by Dawn Johnsen, Walter W. Foskett Professor of Law, Indiana University Maurer School of Law; member, ACS Board of Academic Advisors
* This post is part of the ACSblog symposium: Members of the ACS Board of Academic Advisors reflect on the 2015-2016 Supreme Court Term.
*This post originally appeared at Slate.
First and foremost, HOORAY! The Supreme Court’s 5–3 decision striking down the Texas abortion restrictions is an unqualified, tremendous, and long overdue victory for abortion rights and the Constitution. It is a win for women—and also for families, men, children, and American society. It is also a win for our core constitutional values of liberty and equality and for the Supreme Court: The court could have done nothing but strike down the Texas law and still been consistent with its 1992 reaffirmation of the core of Roe v. Wade in Casey. As Walter noted, the court’s very integrity was on the line, and ultimately it did much more than the bare minimum that needed to be done.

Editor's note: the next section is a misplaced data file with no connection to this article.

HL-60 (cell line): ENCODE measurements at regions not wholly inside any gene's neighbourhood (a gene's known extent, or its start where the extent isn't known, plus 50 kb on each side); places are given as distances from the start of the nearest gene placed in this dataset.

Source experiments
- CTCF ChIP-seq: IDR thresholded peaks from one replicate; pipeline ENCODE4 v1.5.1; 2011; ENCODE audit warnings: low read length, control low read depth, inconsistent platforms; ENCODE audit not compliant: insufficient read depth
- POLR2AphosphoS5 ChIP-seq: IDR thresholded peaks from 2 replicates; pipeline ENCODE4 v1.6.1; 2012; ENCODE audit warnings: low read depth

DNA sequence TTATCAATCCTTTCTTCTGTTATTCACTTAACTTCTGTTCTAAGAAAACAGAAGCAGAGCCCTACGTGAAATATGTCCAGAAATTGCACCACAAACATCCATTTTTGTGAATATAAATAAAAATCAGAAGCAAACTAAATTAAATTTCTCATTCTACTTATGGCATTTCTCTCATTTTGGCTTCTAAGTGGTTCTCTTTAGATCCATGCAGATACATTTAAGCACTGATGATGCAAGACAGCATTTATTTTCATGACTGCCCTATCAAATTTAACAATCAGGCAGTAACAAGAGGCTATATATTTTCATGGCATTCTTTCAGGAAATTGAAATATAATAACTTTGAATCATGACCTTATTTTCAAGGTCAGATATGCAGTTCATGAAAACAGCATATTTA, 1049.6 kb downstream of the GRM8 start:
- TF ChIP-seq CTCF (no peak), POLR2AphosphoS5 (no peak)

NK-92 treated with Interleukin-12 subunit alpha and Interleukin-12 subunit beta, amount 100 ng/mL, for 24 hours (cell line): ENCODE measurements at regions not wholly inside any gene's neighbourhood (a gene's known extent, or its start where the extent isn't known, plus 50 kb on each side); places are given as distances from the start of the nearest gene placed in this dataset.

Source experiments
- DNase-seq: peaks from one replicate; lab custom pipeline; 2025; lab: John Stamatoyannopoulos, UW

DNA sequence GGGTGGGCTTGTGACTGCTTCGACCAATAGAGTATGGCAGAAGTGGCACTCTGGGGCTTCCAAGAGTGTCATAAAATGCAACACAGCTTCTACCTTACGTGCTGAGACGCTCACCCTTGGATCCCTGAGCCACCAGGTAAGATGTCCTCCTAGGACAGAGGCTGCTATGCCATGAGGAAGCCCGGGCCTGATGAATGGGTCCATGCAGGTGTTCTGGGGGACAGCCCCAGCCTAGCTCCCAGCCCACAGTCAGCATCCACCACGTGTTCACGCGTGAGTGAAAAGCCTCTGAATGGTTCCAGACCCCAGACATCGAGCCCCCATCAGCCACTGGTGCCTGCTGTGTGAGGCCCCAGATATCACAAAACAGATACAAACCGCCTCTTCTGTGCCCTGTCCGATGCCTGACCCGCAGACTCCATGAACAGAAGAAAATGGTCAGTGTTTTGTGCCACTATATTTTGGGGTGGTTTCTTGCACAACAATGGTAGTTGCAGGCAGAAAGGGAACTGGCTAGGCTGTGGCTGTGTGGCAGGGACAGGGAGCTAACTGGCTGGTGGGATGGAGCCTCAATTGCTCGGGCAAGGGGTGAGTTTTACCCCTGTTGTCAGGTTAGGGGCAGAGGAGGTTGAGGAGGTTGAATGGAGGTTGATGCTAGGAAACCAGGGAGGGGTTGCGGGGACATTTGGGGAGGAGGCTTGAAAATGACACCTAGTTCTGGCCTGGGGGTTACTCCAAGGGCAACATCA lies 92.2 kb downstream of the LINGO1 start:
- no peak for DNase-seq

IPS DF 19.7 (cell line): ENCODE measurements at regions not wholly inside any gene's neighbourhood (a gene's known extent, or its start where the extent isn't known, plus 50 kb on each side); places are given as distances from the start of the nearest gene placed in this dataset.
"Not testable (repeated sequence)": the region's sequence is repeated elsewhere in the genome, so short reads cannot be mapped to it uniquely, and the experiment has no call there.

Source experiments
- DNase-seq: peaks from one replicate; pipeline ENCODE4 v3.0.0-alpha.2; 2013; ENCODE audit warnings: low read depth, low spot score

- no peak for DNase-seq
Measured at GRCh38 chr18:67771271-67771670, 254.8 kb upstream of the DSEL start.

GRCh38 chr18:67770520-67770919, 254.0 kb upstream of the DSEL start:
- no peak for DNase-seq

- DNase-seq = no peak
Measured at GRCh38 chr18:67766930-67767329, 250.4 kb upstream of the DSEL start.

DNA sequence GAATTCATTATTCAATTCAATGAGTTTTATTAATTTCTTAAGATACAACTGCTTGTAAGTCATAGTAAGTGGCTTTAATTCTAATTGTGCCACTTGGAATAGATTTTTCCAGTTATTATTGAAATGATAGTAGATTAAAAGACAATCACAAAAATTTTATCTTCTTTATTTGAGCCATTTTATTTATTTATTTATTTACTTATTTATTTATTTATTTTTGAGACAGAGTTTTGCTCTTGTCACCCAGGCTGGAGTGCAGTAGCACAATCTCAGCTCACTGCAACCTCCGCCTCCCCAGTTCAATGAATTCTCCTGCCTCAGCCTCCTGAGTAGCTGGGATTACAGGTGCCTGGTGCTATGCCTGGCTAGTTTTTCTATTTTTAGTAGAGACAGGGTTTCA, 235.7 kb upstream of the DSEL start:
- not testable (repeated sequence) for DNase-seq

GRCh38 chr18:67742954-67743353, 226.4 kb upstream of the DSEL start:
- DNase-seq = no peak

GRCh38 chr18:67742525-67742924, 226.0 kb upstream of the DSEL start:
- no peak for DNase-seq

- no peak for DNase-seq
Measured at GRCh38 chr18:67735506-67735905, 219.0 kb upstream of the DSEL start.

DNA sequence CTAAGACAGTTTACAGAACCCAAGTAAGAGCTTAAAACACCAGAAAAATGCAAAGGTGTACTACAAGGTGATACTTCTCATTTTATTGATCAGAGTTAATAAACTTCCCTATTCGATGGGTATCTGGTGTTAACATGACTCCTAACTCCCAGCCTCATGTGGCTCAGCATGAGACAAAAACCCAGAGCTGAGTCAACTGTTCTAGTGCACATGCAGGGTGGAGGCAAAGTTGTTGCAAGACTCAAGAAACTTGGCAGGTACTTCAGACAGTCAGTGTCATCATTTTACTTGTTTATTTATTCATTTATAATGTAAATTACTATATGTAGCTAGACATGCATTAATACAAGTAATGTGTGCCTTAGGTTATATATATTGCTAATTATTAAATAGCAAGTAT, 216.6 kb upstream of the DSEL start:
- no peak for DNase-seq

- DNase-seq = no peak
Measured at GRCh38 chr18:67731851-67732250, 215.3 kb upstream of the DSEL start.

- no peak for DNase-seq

Whole Woman’s Health reaffirmed that this most important and personal of decisions is for women to make, not the state of Texas nor any governmental entity. Beyond that, the court applied the undue burden test in a way that should provide meaningful protection against many of the mounting state restrictions—especially those aptly called TRAP (targeted regulation of abortion providers) laws—that disguise their purposes and for years have been denying increasing numbers of women access to abortion services.
Monday’s decision is not just a pro-women decision, respecting our autonomy and protecting our health. It also is pro-family: Most women who have abortions already have children and are making the decision that is right for them and their families. It also clarifies that it is an illegitimate role of government to impose impediments to women’s reproductive health care. The government instead should support women in preventing unintended pregnancies, and in having healthy pregnancies and children at times of their choosing.
So it’s an important and long-awaited victory.